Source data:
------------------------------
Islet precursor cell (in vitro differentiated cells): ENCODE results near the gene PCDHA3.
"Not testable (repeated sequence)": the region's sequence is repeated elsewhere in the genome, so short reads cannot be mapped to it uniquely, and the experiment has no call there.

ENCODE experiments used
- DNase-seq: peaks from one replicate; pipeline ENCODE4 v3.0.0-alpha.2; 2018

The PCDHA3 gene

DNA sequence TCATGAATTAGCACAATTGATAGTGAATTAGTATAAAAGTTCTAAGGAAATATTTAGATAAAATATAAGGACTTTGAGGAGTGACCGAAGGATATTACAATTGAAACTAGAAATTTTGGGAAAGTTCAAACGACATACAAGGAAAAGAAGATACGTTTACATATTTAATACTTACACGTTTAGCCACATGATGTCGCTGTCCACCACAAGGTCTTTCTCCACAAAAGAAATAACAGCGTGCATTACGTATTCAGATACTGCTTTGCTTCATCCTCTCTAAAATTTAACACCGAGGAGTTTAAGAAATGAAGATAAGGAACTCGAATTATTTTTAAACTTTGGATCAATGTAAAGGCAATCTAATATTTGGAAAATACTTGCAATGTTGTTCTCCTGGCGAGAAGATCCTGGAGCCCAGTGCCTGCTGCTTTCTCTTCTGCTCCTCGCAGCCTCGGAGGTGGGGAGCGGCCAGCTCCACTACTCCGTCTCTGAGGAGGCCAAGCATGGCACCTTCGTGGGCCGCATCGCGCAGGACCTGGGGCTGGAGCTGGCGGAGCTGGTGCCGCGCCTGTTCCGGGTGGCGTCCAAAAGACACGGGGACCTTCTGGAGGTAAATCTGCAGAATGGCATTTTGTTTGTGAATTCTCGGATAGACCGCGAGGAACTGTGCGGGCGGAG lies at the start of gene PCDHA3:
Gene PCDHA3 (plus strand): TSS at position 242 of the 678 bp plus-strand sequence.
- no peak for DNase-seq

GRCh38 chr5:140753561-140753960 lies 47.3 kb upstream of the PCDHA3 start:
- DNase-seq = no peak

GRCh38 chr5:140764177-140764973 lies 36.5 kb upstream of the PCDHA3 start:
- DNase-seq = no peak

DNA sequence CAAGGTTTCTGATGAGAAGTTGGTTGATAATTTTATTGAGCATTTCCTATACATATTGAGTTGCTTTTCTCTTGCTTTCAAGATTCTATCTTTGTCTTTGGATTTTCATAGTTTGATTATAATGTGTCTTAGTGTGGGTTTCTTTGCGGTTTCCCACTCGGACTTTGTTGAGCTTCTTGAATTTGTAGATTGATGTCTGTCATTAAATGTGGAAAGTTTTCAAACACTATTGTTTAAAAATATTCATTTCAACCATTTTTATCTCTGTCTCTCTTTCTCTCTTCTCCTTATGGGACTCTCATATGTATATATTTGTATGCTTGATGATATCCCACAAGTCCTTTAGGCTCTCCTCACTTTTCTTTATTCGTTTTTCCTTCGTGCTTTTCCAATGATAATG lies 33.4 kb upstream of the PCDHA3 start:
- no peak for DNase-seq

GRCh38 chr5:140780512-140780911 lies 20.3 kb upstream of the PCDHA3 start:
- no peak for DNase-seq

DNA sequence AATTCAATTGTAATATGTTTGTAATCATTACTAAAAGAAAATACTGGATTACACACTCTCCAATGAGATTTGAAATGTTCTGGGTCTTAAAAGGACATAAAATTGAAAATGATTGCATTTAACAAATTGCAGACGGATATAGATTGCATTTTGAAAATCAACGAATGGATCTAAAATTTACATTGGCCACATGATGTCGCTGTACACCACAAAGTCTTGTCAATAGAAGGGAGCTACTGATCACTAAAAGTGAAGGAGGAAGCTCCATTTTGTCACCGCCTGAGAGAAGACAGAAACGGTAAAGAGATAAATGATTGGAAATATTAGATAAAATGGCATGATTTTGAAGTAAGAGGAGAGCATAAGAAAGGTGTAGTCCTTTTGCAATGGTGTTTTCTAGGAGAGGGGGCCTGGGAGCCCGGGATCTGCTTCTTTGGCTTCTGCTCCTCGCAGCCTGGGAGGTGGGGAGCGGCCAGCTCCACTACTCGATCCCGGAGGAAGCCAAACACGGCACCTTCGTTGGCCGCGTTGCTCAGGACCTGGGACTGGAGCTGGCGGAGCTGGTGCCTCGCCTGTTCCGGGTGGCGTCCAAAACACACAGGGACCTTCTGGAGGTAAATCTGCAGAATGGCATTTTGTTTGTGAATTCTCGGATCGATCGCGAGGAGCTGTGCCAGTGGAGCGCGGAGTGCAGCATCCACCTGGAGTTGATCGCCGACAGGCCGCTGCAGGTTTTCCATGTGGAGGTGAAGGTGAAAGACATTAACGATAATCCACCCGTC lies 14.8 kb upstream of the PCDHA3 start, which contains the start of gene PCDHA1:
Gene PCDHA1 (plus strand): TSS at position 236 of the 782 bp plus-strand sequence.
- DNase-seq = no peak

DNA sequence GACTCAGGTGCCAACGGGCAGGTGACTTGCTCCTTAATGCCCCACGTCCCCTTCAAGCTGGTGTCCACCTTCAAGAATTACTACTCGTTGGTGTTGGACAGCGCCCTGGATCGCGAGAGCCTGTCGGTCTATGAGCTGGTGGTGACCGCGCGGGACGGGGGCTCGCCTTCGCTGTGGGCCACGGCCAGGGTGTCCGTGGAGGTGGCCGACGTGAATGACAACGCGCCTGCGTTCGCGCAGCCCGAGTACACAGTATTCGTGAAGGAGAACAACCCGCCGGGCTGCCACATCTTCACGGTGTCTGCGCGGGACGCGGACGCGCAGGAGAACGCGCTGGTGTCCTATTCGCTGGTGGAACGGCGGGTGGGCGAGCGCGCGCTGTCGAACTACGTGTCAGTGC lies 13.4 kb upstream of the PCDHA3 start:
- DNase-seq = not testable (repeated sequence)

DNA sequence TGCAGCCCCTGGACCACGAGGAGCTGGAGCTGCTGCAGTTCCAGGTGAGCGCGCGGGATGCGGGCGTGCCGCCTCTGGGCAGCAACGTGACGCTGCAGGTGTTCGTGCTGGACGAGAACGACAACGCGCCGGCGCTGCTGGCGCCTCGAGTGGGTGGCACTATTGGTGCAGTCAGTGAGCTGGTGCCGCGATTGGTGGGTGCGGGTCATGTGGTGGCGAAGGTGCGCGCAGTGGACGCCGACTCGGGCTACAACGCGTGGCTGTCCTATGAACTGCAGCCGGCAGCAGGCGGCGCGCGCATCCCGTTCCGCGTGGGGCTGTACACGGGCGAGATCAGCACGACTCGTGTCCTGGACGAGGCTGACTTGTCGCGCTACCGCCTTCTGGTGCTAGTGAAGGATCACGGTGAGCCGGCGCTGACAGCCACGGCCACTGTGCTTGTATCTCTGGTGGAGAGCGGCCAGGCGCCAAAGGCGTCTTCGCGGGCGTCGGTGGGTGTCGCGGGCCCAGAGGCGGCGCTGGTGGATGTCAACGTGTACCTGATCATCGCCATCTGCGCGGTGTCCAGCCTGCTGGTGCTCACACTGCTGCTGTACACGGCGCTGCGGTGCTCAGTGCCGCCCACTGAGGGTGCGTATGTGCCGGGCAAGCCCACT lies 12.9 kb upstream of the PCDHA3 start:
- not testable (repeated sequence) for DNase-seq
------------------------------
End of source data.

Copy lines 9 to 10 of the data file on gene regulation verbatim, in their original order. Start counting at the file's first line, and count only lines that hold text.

GRCh38 chr5:140753561-140753960 lies 47.3 kb upstream of the PCDHA3 start:
- DNase-seq = no peak